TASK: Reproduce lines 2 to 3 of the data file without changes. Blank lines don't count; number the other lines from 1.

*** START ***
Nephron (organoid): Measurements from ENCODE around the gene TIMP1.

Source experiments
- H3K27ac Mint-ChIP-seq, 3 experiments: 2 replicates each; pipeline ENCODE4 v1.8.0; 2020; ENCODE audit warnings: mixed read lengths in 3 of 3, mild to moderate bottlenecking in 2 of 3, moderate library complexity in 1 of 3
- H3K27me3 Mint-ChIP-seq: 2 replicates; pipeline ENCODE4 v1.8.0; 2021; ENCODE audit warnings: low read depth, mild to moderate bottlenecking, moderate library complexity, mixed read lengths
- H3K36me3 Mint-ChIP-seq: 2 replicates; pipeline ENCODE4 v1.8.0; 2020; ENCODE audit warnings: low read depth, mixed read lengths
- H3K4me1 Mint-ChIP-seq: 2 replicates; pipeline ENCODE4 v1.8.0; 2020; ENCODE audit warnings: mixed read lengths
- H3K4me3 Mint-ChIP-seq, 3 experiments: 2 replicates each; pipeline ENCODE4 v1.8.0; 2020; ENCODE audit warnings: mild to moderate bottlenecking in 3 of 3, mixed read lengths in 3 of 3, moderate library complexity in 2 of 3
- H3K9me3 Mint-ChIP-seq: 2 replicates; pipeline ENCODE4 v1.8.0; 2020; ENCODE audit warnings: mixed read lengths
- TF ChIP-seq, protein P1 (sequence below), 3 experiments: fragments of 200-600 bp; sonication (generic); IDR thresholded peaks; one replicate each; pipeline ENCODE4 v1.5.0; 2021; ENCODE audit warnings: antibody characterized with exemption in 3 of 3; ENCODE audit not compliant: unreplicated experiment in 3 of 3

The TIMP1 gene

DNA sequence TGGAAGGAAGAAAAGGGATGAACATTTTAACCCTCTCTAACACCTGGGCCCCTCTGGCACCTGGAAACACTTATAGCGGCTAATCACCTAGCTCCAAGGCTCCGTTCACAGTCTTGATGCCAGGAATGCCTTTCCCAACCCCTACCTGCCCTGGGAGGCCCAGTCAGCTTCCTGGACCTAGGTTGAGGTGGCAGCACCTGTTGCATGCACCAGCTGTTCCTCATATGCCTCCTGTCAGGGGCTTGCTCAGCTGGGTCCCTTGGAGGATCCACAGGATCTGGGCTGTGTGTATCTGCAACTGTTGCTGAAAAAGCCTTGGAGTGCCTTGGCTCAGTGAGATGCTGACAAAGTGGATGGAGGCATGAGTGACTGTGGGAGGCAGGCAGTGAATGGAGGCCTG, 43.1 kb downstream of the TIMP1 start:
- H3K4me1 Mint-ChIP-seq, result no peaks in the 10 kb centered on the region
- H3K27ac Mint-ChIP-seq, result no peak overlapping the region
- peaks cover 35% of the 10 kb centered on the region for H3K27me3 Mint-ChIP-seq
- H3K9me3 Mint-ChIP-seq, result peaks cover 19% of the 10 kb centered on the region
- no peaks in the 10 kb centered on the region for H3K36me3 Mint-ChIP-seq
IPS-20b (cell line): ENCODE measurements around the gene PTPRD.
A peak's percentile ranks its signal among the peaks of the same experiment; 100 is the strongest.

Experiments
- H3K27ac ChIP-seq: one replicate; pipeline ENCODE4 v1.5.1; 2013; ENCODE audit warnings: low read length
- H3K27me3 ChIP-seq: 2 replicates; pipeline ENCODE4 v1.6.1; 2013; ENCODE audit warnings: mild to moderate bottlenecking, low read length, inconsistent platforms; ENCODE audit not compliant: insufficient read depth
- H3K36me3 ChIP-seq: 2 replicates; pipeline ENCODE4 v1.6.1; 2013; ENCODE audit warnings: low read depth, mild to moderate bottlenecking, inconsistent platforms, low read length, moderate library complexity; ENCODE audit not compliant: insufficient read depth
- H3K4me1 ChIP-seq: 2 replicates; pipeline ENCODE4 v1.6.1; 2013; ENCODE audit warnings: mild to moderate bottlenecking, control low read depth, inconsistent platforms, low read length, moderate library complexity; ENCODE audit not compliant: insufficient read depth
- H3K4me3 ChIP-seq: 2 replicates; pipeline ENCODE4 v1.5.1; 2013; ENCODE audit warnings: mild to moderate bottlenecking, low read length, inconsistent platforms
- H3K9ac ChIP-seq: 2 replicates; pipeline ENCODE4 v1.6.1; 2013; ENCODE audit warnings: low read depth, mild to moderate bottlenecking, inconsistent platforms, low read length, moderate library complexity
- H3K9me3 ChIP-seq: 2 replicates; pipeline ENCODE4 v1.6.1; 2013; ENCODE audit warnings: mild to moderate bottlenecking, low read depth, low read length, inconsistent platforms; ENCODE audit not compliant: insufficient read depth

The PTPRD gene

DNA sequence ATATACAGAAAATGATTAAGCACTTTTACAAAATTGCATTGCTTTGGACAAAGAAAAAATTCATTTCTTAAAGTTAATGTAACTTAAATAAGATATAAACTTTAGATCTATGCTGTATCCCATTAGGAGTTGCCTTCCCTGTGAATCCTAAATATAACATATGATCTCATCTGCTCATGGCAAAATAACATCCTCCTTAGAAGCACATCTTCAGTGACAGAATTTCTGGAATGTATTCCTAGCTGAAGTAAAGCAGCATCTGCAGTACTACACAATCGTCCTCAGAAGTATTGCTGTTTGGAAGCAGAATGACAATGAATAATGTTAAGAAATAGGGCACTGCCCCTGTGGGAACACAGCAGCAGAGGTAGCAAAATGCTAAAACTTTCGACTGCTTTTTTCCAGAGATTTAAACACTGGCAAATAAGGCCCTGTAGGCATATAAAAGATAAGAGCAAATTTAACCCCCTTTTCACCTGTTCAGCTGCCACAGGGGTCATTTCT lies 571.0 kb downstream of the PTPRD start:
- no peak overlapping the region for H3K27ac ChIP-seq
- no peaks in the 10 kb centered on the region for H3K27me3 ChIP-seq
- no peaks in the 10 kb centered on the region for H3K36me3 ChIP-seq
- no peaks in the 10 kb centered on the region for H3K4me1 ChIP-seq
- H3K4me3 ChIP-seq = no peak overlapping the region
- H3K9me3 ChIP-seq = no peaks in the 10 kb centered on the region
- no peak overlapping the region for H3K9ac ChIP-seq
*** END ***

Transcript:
Source experiments
- H3K27ac Mint-ChIP-seq, 3 experiments: 2 replicates each; pipeline ENCODE4 v1.8.0; 2020; ENCODE audit warnings: mixed read lengths in 3 of 3, mild to moderate bottlenecking in 2 of 3, moderate library complexity in 1 of 3